Leipheimer gave the youngster some tips on a ride up Big Cottonwood Canyon one day, and Pinkham soon began working with Testa at TOSH medical and training campus in Murray.

"It's really confidence-inspiring, I know that I can trust what he's saying," Pinkham said of the former team doctor for Armstrong's teams. "With Max, I know that I can trust him, and every race I've been targeting, I've been in tremendous form. Knowing that he's trained some of the best in the world is pretty humbling."

And inspiring.

Pinkham, a Civil War nut who often participates in re-enactments with family and friends, will take a break from school this spring and summer to concentrate on the bike. Though he will certainly not get rich racing this year — his contract basically provides for race expenses only — he is devoting the year to improving.

He'll race internationally at times — hoping for some success in Europe and at the upcoming Tour of Qatar — but primarily focus on the domestic racing calendar.

The 2010 Tour of Utah, naturally, is on his agenda.

"It's on my race schedule for sure," Pinkham, who finished 45th overall in 2009, said. "I think over the year I'll really learn a lot, and I'd like another crack at that race."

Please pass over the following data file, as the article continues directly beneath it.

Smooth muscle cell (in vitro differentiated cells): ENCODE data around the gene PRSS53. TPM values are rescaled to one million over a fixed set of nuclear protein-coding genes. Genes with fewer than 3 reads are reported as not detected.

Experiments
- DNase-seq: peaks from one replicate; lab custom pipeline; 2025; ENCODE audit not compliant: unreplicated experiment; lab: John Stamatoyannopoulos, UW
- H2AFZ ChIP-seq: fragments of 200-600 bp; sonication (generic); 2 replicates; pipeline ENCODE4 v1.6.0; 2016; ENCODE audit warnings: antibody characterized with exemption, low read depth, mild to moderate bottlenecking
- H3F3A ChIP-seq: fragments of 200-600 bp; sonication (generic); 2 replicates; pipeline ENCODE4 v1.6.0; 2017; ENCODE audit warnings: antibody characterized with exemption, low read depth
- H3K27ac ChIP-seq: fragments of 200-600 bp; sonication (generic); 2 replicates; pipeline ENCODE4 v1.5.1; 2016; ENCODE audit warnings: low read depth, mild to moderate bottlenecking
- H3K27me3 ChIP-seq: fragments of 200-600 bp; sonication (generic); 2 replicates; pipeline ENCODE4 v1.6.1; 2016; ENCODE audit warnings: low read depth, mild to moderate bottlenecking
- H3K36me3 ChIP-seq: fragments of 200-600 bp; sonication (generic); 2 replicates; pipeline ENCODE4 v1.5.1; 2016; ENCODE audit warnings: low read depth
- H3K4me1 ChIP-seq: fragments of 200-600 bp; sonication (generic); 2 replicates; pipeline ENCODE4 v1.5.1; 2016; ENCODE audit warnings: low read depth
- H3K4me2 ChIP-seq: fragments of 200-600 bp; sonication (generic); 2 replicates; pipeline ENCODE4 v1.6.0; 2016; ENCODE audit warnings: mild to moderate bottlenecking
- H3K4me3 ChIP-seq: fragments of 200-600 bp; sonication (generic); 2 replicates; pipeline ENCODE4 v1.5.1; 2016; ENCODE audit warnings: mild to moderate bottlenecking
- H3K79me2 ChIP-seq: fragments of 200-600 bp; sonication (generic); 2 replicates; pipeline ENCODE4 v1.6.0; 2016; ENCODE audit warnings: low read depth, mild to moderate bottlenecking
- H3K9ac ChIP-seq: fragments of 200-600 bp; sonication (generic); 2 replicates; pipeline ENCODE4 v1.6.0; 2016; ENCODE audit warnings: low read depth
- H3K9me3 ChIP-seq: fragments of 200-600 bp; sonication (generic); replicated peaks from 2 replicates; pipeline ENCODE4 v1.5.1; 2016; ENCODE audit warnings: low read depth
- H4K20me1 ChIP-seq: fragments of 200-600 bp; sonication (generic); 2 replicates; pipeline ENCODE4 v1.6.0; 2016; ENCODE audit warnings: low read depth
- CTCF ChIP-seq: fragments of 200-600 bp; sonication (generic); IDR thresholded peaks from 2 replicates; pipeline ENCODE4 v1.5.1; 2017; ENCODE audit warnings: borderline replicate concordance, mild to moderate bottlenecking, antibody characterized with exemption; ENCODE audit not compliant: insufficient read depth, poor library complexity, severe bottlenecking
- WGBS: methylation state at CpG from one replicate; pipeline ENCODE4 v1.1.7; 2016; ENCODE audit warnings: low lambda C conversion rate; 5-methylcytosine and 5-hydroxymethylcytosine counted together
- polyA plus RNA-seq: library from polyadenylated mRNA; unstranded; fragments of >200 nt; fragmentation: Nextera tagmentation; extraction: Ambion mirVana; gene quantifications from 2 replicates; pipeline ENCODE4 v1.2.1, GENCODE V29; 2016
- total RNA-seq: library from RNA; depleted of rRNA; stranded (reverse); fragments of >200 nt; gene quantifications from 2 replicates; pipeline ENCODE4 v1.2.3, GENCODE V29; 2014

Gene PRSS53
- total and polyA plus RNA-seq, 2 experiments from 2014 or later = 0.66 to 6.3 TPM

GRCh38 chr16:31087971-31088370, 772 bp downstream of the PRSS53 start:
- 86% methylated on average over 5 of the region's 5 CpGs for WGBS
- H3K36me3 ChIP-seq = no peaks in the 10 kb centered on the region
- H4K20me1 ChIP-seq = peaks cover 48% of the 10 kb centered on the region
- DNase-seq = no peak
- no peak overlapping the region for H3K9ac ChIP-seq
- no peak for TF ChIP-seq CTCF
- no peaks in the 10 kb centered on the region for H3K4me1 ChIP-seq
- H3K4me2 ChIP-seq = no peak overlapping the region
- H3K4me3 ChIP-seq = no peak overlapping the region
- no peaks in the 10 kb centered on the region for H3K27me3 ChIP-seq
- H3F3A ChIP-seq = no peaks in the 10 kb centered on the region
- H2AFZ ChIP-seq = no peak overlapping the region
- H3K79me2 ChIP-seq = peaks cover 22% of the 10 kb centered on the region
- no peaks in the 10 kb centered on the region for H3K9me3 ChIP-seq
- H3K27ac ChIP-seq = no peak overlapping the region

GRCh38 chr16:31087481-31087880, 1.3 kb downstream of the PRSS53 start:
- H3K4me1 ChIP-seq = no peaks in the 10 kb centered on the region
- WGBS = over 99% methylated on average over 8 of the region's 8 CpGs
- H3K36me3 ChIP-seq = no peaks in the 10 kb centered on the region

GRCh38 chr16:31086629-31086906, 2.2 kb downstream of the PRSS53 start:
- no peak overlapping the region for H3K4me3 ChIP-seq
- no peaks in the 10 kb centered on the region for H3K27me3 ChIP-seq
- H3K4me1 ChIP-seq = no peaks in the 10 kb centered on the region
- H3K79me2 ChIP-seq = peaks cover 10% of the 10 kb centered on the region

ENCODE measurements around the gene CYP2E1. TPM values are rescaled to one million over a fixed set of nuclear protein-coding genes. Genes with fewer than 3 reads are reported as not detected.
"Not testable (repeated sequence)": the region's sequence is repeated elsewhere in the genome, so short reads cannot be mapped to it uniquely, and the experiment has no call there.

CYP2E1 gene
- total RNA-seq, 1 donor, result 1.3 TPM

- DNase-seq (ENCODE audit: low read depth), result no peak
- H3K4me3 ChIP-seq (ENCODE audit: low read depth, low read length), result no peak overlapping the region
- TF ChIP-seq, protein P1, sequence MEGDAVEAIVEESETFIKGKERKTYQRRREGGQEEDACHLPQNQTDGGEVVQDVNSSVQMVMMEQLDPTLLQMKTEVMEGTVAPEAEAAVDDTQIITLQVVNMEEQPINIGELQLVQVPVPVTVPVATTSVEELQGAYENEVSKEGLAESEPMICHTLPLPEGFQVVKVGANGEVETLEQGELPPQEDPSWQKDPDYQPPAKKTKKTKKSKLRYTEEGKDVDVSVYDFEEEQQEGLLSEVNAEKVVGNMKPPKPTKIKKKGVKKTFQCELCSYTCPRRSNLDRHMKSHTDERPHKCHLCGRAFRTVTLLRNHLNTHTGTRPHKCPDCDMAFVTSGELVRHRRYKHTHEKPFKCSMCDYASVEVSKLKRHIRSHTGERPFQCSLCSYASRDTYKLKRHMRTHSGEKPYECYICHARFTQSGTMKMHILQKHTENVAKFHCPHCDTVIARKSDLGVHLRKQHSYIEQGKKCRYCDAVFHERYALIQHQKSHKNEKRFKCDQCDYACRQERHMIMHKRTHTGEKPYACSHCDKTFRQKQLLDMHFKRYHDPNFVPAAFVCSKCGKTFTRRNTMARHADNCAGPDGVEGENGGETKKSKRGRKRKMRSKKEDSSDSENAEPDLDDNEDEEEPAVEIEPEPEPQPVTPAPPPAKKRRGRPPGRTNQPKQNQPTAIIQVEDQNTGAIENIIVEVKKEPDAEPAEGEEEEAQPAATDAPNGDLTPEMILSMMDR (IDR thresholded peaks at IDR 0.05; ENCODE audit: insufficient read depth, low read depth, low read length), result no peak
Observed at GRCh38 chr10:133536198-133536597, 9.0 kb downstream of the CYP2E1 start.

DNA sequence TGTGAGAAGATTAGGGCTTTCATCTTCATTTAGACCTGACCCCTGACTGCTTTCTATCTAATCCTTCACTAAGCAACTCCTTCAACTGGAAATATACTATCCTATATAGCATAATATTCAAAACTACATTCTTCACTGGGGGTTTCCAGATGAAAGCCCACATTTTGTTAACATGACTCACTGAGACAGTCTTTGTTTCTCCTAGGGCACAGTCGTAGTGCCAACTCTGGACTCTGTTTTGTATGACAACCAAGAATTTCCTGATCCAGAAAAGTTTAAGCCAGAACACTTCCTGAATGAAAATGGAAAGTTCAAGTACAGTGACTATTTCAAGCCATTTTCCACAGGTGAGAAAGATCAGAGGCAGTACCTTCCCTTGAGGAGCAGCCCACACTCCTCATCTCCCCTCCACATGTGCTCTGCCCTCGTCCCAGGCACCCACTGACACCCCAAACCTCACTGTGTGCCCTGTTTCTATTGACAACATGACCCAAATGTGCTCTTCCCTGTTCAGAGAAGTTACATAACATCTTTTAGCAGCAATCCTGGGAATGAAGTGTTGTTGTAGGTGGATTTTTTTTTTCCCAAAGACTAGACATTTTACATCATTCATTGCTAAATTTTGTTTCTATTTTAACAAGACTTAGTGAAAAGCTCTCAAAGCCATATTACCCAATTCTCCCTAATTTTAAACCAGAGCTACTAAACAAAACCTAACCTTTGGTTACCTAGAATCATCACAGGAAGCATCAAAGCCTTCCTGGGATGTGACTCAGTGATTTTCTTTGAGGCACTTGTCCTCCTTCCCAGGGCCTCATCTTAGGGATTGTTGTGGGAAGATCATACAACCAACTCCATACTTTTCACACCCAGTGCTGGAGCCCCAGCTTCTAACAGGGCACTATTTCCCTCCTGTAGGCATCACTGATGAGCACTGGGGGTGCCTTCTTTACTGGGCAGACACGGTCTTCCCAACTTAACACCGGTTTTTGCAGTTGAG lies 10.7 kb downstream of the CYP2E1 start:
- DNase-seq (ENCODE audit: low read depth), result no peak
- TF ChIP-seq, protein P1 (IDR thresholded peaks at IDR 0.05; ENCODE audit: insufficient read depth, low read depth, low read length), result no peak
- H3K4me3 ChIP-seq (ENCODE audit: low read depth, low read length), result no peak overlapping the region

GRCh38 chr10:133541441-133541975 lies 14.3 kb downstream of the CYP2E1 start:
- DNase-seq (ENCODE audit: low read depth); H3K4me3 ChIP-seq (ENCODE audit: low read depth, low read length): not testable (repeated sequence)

Now a pro, Pinkham said his dream of racing his bike is still like a fantasy in many ways.

But the pain of racing at maximum effort is worth it and no longer scares him.

"If I can stand having my face ripped off and deal with that," he said, "I can deal with a 15-minute time trial."

Utah's Young Guns

Chase Pinkham is not the only youngster with a pro cycling contract. Here are a few others who will be racing up and down mountains on two wheels this season

Robbie Squire, 20, Felt-Holowesko Partners

Alta High grad and U of U student. After racing as a pro mountain biker, makes the leap to the U-23 developmental team supported by Dave Zabriskie's Garmin-Transitions squad.

Mitch Peterson, 23, Mona-Vie Cannondale

Skyline High grad has been racing mountain bike internationally for a few years. Reigning national collegiate MTB champion.

Alisha Welsh, 26, Peanut Butter & Co TWENTY12 Professional Cycling Team

Former SUU track team runner is a climbing phenom. Recently signed with World Champ and Gold Medalist Kristen Armstrong's new team

Tayler Wiles, 20, Colavita Development

Not technically a pro, but the Murray High grad is on pro team's 'JV' squad... Placed 2nd in LOTOJA last year.

e-mail: jeborn@desnews.com twitter: DesNewsEborn